The Chinese cobra (Naja atra), sometimes also known as the Taiwan cobra, is a cobra species in the Elapidae family that's predominantly found in southern continental China and the Island province of Hainan.
The species is also found in Hong Kong, northern Laos, northern Vietnam, and Taiwan. Other local names include Chinese spectacled snake, the long-chinned snake.
The medium-sized Chinese cobra is usually between 1.2 and 1.5 metres (3.9 to 4.9 ft) long, but although rare some individuals may grow up to a length of 2 metres (6.6 ft).
Due to their similar appearance they are sometimes confused with the Monocled cobra (Naja kaouthia).
These snakes are terrestrial, diurnal and crepuscular meaning are active during both the day but also at night. They typically hunt during the day. But extend that period up to 3 hours after sunset from March to October when temperatures reach 20 to 32 °C (68–90 °F).
Despite being highly venomous these cobras will usually try to escape and avoid any confrontation with humans.
Being very alert snakes they seldom become cornered, with younger specimens usually being more aggressive than adult snakes.But if cornered they will raise the fore body spreading their hood and will quickly strike if necessary.
Subspecies / Taxonomy / Etymology
There are no subspecies currently recognized by scientists for the Chinese Cobra. Since it belongs to the genus Naja the species is considered a "true" cobra, unlike the king cobra (Ophiophagus hannah) despite its common name.
The first to describe the Chinese cobra (Naja atra) in 1842, was Theodore Edward Cantor a Danish zoologist, physician, and botanist.
The species generic name naja is a Latinisation of the Sanskrit word naga which means "cobra", while the specific epithet atra comes from the Latin word "ater", which translates as "dark", "black", or "gloomy".
Venom / Bite
The Chinese cobra is a member of the true cobras (genus Naja) and it's highly venomous. The species is responsible for numerous human bites because it's one of the most prevalent venomous snakes found in China and Taiwan.
Taiwan records ranging from 1904 to 1939 show a 15% mortality rate (87 deaths out of 593 bites), which is higher than the mortality rate of the deadly Indian cobra (Naja naja).
Postsynaptic neurotoxins and cardiotoxins make up the majority of their venom. One bite contains 150 to 200 mg (dry weight) of venom. Like other elapids this is a proteroglyphous snake, short fixed fangs near the front of of the upper jaw used to inject the venom.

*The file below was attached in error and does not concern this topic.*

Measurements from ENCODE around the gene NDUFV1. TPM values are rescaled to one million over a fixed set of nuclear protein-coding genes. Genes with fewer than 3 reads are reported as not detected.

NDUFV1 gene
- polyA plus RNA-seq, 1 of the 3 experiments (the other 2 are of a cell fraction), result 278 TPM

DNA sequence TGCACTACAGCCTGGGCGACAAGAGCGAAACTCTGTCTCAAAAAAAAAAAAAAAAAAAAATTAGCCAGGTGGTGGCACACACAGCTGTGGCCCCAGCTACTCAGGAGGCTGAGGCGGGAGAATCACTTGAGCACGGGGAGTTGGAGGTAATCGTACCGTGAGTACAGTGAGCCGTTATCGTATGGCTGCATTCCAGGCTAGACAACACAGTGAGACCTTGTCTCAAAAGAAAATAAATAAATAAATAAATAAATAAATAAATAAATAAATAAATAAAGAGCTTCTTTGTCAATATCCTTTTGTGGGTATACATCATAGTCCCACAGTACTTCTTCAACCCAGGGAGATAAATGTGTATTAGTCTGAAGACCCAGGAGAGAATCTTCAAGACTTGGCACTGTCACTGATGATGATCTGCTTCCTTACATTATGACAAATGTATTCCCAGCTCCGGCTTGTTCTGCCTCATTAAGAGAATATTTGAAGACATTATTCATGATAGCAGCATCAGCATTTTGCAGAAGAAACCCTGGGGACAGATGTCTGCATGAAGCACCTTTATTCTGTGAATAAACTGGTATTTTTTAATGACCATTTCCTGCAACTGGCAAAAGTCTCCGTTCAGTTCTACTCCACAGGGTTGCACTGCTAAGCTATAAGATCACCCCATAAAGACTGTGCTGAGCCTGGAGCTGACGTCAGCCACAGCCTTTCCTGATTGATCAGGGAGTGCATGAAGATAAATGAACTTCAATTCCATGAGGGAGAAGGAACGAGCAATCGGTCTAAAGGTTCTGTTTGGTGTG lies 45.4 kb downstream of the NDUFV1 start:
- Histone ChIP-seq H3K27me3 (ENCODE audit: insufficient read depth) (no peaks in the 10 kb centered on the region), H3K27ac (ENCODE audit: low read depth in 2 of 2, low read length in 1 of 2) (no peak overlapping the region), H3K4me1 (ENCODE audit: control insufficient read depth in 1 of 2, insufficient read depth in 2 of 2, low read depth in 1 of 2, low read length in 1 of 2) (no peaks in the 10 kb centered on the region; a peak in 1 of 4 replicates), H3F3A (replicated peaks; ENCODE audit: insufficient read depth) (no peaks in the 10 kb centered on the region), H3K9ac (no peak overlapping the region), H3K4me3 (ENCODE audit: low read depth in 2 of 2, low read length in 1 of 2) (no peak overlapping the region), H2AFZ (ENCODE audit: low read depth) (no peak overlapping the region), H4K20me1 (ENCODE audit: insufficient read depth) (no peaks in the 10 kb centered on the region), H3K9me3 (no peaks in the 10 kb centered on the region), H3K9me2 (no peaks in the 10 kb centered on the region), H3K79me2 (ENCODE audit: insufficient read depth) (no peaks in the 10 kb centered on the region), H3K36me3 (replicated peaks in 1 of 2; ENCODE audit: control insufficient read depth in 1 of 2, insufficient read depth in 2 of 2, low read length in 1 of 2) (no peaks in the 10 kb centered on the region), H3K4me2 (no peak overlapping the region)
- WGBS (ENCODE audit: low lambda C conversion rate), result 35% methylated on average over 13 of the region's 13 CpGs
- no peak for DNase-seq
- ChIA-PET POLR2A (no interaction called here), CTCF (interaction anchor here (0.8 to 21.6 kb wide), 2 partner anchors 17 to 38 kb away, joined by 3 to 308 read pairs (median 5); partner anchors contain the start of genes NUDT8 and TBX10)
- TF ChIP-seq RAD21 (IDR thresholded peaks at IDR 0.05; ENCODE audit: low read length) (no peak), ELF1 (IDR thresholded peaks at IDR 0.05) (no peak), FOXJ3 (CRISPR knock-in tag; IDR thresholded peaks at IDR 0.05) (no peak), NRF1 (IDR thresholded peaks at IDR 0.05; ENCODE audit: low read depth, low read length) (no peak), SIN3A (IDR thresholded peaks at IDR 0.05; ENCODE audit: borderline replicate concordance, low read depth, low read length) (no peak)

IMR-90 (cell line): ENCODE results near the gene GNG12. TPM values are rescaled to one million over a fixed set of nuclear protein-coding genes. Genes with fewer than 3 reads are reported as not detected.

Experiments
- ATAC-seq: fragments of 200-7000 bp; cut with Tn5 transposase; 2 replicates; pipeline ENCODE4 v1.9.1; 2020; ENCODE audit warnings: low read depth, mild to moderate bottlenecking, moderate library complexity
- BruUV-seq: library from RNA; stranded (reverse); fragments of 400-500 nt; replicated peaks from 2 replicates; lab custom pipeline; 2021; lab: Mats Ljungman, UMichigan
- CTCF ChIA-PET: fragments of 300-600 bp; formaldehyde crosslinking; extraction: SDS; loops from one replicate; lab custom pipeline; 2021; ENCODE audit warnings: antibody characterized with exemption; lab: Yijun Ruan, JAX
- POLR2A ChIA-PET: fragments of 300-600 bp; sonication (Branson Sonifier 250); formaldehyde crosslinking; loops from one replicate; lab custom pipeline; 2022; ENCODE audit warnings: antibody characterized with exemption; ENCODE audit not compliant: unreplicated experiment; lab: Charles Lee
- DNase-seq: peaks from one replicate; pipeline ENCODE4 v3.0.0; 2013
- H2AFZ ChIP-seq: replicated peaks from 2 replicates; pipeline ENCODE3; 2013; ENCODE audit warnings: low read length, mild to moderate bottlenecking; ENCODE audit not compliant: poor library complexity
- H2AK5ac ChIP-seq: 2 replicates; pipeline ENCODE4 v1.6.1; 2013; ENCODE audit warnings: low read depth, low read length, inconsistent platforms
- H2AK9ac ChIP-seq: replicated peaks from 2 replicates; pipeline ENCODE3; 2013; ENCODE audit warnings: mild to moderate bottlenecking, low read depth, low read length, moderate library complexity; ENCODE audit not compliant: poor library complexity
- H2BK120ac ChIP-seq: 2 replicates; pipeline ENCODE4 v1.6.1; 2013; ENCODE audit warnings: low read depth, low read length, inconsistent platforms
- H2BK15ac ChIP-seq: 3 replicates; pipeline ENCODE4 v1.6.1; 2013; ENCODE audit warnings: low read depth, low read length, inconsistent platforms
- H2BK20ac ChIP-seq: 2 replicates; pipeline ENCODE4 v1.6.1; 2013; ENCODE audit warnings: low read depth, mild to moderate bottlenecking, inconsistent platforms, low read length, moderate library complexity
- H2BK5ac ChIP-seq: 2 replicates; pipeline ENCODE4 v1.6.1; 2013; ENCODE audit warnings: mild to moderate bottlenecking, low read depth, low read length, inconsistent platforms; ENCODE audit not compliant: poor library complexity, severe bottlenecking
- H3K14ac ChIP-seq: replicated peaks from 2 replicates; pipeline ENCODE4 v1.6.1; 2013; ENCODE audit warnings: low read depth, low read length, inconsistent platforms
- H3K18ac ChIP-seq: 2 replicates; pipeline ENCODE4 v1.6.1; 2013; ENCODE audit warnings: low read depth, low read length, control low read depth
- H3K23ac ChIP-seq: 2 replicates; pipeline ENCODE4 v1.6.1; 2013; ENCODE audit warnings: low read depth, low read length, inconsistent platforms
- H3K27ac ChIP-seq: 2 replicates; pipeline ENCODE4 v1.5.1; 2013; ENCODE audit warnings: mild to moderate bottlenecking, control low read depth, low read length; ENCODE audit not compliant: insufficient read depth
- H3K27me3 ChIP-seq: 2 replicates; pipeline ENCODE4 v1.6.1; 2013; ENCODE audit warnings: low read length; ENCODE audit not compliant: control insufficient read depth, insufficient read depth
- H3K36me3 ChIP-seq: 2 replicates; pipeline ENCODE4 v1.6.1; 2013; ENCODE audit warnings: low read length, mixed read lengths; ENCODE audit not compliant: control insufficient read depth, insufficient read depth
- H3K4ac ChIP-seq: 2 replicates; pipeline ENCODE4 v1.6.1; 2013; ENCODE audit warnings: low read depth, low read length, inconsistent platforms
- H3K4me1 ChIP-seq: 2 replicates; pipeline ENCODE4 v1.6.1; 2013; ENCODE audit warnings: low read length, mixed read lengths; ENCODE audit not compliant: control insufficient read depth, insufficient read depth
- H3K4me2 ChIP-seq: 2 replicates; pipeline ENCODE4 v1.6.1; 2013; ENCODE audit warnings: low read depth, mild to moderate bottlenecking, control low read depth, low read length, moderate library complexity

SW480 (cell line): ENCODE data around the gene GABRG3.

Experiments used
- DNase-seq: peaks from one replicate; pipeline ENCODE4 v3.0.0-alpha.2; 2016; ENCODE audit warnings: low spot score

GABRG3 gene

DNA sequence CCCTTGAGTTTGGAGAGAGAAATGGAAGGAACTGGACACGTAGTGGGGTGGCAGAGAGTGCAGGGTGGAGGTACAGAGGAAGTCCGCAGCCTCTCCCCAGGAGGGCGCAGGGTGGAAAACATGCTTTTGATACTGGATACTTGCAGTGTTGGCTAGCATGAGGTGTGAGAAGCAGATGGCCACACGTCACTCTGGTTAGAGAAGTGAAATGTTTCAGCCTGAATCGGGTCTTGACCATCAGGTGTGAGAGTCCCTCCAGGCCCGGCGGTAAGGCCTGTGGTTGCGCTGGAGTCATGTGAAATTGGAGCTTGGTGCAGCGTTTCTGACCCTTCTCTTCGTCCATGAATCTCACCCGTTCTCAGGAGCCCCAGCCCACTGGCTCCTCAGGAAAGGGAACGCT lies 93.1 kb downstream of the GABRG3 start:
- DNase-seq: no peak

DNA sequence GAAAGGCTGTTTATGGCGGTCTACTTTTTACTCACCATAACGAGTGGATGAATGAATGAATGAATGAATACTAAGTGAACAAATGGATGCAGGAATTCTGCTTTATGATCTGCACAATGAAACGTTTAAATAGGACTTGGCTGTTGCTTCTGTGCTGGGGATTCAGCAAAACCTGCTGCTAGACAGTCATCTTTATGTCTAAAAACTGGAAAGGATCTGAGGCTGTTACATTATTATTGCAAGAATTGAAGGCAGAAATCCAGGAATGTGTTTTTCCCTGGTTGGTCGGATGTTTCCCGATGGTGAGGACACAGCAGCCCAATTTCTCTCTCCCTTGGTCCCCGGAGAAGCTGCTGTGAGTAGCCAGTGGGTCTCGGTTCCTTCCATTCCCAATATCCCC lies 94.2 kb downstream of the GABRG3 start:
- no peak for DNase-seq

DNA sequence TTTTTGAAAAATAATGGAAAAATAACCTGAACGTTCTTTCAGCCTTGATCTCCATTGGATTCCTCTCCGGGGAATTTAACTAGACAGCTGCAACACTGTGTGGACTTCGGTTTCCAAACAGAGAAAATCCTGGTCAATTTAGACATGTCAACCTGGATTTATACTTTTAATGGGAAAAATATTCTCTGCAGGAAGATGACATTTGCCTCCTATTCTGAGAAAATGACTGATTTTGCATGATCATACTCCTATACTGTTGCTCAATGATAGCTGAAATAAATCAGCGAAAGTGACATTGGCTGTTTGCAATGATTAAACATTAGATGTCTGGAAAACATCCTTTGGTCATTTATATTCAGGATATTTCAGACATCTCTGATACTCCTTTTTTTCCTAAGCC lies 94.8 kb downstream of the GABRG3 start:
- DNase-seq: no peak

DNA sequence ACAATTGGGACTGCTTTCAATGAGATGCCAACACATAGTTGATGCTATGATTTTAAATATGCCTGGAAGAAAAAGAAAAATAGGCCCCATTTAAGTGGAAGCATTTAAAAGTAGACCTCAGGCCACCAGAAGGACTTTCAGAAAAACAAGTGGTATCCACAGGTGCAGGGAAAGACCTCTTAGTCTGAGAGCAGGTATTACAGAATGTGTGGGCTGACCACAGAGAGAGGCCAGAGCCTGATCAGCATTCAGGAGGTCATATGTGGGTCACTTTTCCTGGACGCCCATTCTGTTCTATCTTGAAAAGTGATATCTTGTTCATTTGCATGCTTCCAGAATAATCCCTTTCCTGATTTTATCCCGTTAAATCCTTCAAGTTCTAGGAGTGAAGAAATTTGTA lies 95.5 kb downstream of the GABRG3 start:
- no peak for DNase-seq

Despite the fact that this is not a spitting cobra like the Mozambique Spitting Cobra, certain individuals (mainly from Guizhou Province) are in fact capable of spitting venom at a threat within 6.6 ft (2 meters).
The Chinese cobra bite include a variety of local symptoms ranging from pain, wound darkening, insensibility, localized redness and swelling, and invariably blisters and necrosis.
Other systemic symptoms may also occur like general ache, fever, chest discomfort, sore throat and difficulty in swallowing, loss of voice, weakening limbs, walking haltingly, lockjaw, and breathing difficulties.
Today antivenom is much more widely available and fatalities are much rarer than in the past but deaths occasionally still occur.
Diet / Feeding
This snake's diet is extremely diverse. It loves eating vertebrates of all kinds, from fish to mammals, sometimes they even prey on lizards and birds. The Chinese cobra feed mostly on rodents, frogs, toads, fish, and also other snakes.
Adult snakes usually prefer reptiles and mammals, whilst juveniles eat largely amphibians. However during amphibian breeding season, adults will also mostly feed on frogs or toads.
Some of their more common victims are the Asian common toad (Duttaphrynus melanostictus), the common tree frog (Polypedates leucomystax), and the cricket frog (Fejervarya limnocharis).
Chinese cobras like other cobra species are oviparous or egg-laying snakes. The time between mating and egg laying is extremely long.
The mating season takes place in the the spring from March to May. As it was observed in the mountains of Vietnam's western Tonkin region, at altitudes ranging from 1,300 to 6,600 ft (400 to 2,000 m) above sea level.
Between May and the end of July, the females will lay usually between 6 and 23 eggs and then will guard them throughout the incubation period which lasts 2 months.
At birth the hatchlings are about 30 cm in length, and able to hunt almost from the moment they hatch from the eggs.
Conservation / Threats
Although the Chinese cobra is still widespread across its native range, their population is declining owing to habitat degradation, intensive hunting for the food market, and pollution.
The species population size is unknown, according to the IUCN Red List and other sources. The species is presently listed as Vulnerable (VU) on the IUCN Red List, and their population has been declining. The species was last assessed for The IUCN Red List of Threatened Species in 2011.
Did You Know?
Beside the longest fangs the deadly gaboon viper as also the largest venom glands.